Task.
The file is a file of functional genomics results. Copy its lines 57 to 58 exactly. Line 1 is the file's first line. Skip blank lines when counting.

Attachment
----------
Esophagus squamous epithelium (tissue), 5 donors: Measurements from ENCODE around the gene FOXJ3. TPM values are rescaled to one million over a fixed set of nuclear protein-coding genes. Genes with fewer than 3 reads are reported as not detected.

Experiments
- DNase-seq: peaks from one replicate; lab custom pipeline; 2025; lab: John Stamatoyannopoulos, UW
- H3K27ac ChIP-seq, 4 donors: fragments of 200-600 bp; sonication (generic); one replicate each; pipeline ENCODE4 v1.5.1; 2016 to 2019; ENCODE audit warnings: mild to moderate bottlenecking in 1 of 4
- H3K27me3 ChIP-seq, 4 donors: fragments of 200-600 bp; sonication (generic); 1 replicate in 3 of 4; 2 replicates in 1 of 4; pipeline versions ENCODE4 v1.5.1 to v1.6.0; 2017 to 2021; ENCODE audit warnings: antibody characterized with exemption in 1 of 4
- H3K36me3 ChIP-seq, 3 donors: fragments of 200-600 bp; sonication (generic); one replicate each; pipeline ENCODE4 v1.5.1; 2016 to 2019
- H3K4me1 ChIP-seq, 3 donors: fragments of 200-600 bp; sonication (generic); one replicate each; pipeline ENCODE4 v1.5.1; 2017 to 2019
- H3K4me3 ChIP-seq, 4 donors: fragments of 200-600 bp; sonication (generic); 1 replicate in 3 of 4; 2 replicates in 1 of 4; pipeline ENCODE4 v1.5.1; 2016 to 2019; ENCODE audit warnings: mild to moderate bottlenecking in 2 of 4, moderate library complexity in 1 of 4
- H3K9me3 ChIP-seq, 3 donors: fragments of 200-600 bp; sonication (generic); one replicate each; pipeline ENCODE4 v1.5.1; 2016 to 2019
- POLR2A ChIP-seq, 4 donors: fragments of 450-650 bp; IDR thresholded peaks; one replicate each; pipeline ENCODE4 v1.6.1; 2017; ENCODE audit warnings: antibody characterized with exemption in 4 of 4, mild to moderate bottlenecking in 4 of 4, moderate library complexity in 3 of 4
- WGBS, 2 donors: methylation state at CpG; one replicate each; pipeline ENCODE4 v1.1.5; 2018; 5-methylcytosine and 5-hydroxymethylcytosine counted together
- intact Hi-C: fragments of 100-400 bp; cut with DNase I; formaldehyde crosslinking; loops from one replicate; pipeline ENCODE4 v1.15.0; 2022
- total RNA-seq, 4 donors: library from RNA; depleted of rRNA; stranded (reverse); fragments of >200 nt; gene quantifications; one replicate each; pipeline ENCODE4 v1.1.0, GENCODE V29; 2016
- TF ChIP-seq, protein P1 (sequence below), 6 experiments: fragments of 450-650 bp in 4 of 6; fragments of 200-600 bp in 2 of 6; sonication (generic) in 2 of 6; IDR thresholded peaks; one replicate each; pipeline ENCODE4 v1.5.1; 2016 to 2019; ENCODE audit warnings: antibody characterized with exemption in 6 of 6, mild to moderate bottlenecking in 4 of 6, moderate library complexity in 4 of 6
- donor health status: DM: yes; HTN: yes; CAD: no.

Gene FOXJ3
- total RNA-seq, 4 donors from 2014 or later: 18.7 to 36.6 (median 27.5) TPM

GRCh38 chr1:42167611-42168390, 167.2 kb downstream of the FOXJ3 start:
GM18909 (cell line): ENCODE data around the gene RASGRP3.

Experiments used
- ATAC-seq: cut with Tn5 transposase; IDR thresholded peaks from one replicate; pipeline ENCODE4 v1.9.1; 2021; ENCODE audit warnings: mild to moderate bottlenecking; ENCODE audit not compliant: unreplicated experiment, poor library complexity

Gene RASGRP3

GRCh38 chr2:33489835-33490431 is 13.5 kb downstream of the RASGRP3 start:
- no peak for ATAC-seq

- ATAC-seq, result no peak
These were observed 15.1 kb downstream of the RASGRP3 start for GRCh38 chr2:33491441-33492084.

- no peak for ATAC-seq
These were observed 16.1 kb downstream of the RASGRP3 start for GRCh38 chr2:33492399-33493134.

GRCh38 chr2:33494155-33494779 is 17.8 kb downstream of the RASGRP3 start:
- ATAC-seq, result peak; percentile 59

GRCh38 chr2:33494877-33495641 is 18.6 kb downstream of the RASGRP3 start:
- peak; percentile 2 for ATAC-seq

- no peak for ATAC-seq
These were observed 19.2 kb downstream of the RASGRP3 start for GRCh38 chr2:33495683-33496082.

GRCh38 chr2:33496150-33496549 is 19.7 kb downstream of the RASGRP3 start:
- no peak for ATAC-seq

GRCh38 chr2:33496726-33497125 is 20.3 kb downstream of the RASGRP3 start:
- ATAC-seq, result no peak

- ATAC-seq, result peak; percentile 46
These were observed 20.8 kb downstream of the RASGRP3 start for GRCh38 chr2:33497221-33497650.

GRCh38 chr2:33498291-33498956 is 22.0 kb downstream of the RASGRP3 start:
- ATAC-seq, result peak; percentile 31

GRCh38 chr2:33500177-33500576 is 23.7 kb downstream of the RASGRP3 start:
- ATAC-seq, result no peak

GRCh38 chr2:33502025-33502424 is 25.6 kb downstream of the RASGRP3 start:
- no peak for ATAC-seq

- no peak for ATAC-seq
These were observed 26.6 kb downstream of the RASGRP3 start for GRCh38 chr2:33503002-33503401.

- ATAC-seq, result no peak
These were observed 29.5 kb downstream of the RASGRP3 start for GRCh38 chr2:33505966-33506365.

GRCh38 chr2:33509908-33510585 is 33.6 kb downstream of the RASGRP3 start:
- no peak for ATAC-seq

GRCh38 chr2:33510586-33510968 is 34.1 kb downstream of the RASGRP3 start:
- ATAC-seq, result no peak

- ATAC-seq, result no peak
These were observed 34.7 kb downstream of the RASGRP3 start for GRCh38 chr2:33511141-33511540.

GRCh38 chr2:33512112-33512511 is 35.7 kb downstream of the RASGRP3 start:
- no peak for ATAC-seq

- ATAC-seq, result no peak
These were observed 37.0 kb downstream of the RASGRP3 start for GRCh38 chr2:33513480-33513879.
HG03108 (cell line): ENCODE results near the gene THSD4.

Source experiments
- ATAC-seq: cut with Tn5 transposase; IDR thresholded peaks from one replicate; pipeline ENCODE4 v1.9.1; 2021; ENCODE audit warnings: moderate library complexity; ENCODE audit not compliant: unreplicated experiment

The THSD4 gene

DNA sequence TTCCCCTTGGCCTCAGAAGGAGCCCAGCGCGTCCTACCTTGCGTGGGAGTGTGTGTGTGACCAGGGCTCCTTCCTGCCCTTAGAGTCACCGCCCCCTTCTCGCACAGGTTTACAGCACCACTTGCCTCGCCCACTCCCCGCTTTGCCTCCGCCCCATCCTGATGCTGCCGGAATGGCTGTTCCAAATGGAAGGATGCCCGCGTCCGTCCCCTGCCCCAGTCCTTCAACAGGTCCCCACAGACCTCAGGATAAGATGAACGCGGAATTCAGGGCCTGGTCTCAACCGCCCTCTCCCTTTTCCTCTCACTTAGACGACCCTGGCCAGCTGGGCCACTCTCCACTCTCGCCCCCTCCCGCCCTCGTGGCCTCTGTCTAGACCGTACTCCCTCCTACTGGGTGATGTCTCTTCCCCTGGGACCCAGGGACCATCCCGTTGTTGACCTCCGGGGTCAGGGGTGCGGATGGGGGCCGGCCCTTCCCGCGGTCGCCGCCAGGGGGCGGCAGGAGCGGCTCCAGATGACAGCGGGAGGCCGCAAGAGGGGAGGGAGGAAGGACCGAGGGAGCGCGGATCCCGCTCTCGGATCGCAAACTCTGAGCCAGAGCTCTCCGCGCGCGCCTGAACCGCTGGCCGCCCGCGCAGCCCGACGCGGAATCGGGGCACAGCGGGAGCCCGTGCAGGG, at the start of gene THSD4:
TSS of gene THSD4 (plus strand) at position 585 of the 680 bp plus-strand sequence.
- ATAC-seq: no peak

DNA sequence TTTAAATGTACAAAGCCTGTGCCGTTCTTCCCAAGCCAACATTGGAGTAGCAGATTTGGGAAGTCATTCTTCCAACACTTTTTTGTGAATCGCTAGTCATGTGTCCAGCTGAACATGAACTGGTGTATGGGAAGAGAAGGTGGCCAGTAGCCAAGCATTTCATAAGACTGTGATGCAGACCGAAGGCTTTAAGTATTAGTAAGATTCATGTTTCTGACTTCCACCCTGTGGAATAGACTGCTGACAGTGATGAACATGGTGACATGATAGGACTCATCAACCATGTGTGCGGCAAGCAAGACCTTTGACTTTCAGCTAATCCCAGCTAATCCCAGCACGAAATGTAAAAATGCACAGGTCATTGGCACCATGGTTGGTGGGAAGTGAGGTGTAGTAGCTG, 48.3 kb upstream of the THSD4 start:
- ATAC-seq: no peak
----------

GRCh38 chr2:33512112-33512511 is 35.7 kb downstream of the RASGRP3 start:
- no peak for ATAC-seq